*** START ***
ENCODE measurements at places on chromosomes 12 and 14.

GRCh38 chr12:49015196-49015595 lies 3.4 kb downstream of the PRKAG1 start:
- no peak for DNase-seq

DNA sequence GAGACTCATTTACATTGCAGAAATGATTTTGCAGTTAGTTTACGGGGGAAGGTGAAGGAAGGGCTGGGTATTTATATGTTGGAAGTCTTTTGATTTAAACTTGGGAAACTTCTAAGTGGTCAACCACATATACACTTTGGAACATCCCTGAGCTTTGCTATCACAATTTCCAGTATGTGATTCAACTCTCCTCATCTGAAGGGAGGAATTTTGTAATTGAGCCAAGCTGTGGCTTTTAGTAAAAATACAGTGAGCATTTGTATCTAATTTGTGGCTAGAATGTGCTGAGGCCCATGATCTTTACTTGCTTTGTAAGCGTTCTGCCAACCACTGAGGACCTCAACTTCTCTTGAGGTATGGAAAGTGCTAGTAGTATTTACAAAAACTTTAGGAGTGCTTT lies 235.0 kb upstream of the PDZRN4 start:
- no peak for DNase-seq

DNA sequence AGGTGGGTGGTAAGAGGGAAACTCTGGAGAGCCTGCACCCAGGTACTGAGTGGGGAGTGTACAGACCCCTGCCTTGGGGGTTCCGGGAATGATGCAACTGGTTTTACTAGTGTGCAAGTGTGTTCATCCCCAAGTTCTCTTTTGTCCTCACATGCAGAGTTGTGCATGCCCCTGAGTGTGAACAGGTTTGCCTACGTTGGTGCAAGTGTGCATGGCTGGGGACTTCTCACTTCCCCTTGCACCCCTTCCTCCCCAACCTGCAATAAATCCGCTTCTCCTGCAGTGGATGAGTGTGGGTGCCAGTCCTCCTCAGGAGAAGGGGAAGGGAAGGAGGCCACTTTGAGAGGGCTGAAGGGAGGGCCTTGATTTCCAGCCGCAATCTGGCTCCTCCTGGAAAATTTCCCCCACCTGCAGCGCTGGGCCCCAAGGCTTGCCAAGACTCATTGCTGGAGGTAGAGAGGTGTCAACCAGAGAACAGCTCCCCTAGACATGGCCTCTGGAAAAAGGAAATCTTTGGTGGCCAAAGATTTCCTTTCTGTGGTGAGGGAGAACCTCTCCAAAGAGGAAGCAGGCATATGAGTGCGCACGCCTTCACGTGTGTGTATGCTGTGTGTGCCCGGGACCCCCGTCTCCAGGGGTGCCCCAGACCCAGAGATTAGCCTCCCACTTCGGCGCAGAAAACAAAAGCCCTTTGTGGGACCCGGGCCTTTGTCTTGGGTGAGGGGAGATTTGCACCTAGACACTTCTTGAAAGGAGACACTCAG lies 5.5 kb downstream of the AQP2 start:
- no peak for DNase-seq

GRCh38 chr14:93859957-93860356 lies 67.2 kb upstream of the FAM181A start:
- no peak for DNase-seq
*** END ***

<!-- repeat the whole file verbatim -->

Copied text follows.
ENCODE measurements at places on chromosomes 12 and 14.

GRCh38 chr12:49015196-49015595 lies 3.4 kb downstream of the PRKAG1 start:
- no peak for DNase-seq

DNA sequence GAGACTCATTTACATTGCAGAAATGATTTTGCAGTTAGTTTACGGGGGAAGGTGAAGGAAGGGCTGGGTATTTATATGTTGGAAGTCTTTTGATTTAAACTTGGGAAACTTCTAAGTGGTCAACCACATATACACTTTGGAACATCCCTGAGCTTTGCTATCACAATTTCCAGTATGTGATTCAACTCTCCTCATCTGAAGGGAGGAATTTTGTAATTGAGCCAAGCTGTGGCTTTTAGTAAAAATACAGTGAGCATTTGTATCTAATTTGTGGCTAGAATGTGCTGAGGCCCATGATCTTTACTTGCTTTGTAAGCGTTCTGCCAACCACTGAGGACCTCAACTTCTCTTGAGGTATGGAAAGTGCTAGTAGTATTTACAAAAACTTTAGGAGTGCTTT lies 235.0 kb upstream of the PDZRN4 start:
- no peak for DNase-seq

DNA sequence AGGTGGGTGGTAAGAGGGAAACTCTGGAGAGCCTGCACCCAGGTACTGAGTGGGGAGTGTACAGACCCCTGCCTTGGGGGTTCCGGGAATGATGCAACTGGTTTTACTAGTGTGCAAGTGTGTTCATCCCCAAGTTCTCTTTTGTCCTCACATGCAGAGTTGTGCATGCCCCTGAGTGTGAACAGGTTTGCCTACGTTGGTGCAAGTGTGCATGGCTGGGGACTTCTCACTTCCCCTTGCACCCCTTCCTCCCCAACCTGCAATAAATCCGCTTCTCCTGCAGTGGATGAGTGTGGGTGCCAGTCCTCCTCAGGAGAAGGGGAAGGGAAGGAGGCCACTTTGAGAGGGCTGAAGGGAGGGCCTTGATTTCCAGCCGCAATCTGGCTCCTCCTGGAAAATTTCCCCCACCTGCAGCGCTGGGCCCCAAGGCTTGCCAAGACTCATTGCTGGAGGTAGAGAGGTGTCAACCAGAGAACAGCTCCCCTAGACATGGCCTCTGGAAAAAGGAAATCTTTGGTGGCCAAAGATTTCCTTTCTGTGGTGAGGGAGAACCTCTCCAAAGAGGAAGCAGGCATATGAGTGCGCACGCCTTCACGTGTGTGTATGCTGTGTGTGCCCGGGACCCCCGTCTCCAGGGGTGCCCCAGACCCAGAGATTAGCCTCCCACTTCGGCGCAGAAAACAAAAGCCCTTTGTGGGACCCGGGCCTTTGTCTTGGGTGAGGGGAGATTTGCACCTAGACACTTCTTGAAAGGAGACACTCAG lies 5.5 kb downstream of the AQP2 start:
- no peak for DNase-seq

GRCh38 chr14:93859957-93860356 lies 67.2 kb upstream of the FAM181A start:
- no peak for DNase-seq